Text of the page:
The Boy in the Striped Pajamas
The Boy in the Striped Pajamas
by Eric D. Snider
Released: November 7, 2008
Go big or go home, that's what the athletes say. No point in batting unless you're going to swing for the fences. "The Boy in the Striped Pajamas" takes that attitude to heart. It's about a little boy who becomes friends with another little boy who is in a Nazi concentration camp, their camaraderie conducted almost entirely through an electrified barbed-wire fence, with the outsider unaware of his pal's predicament. A film like this will either succeed terrifically at bringing the Holocaust down to a junior level, or it will fail appallingly. Either way, there's no question: At least they swung hard.
Because of that, while I don't think the film succeeds at all, I do find its shortcomings interesting. Based on a novel by John Boyne and adapted by Mark Herman ("Little Voice"), it establishes its themes in its first images: young boys frolicking in a public square in front of Nazi headquarters in Berlin, their carefree laughter at odds with the ominous swastikas in the background. Will this be a film about the loss of innocence? Indeed it will!
The year is 1941-ish, and 8-year-old Bruno (Asa Butterfield) is one of those boys. He and his Nazi officer father (David Thewlis), mother (Vera Farmiga), and 12-year-old sister Gretel (Amber Beattie) are transferred to a new home out in the country when Father is promoted, and from his new bedroom Bruno can see a strange farm off in the distance. The farmers wear striped pajamas. One of them comes to his family's house to do menial gardening and other labor, and he seems sickly, terrified, and beaten-down. What strange farmers these are!
Bored with his new surroundings, Bruno sneaks away from his house and down the road to the farm. Inside the fence is a boy his age with the funny name of Shmuel (Jack Scanlon), and they become friends. When you're 8, you can be friends with someone based solely on the fact that you're both 8. Shmuel tends to hide over in this corner of the yard, away from the more rigorous labor that goes on in the main section. He's baffled, almost offended, when Bruno thinks the number on his shirt has to do with a game of some kind. Yet he doesn't explain what the real situation is, either.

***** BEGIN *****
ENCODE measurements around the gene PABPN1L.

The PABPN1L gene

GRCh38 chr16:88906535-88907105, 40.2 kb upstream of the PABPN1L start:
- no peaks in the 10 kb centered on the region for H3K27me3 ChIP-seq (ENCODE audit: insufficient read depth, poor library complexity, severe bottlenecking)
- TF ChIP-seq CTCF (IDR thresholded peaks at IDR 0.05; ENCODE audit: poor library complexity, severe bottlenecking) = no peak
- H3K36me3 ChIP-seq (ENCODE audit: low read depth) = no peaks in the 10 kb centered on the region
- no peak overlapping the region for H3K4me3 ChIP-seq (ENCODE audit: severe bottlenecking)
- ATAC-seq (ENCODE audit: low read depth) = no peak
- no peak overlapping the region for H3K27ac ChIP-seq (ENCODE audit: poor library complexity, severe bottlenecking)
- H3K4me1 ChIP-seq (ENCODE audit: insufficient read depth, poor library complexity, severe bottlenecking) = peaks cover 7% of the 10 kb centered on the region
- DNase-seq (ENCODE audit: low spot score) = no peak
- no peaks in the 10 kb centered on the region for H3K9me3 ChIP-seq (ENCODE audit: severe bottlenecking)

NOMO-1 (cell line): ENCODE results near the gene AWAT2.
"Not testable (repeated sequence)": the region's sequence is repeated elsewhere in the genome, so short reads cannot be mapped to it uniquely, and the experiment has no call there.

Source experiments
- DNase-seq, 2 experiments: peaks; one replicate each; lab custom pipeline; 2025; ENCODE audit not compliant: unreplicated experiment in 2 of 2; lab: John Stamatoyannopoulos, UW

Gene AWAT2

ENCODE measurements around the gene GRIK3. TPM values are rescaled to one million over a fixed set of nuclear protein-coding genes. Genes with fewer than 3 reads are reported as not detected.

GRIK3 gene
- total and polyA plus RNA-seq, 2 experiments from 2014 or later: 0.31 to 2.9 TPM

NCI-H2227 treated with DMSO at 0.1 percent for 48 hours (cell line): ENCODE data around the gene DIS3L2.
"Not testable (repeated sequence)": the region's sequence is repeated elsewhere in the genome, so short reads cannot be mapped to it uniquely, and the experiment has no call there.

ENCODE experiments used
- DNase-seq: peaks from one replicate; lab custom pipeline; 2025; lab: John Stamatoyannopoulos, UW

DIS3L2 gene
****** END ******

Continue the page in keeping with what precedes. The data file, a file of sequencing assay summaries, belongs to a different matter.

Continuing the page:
Neither do Bruno's parents or anyone else. There is a conscious effort to shield the children from what's happening around them; for a while, even Mother isn't fully aware of what goes on at the "farm" (which is actually Auschwitz, of course). She is shown to be a good-hearted woman who treats the aforementioned prisoner-turned-gardener, Pavel (David Hayman), with decency.
Meanwhile, Gretel develops a crush on a young soldier and starts putting up militant Nazis posters in her bedroom. (You know how teen girls are with their infatuations! One week it's swing music; the next week it's Nazism.) Gretel even renounces all her dolls as childish playthings, and there's an odd moment when Bruno goes into the basement and discovers the discarded dolls piled up like a stack of bodies -- a dollocaust, if you will.
The way Herman films this image suggests the parallel is intentional. It's a movie about a child's understanding of the Holocaust; it makes sense, at least theoretically, to use a child's toys as a metaphor. But there's too much of this kind of silliness -- or, rather, things that are supposed to be deep and thought-provoking that come off as silliness. Keeping Bruno in the dark about what's happening on the "farm" eventually requires so much convoluted lying and misdirection that you can't take it seriously anymore.
It leads to a finale that is ... well, I can honestly say it's the right ending for this story. If the point is to warn of the dangers inherent in shielding our children from the evils of the world, then this conclusion is perfect. While I can't say the film had much emotional impact on me -- I get the point, but it's sloppily executed -- it's definitely an unusual attempt.
Rated PG-13, intense thematic elements related to the Holocaust
1 hr., 33 min.
Copyright © Eric D. Snider.
This work may not be transmitted via the Internet, nor reproduced in any other way, without written consent from Eric D. Snider.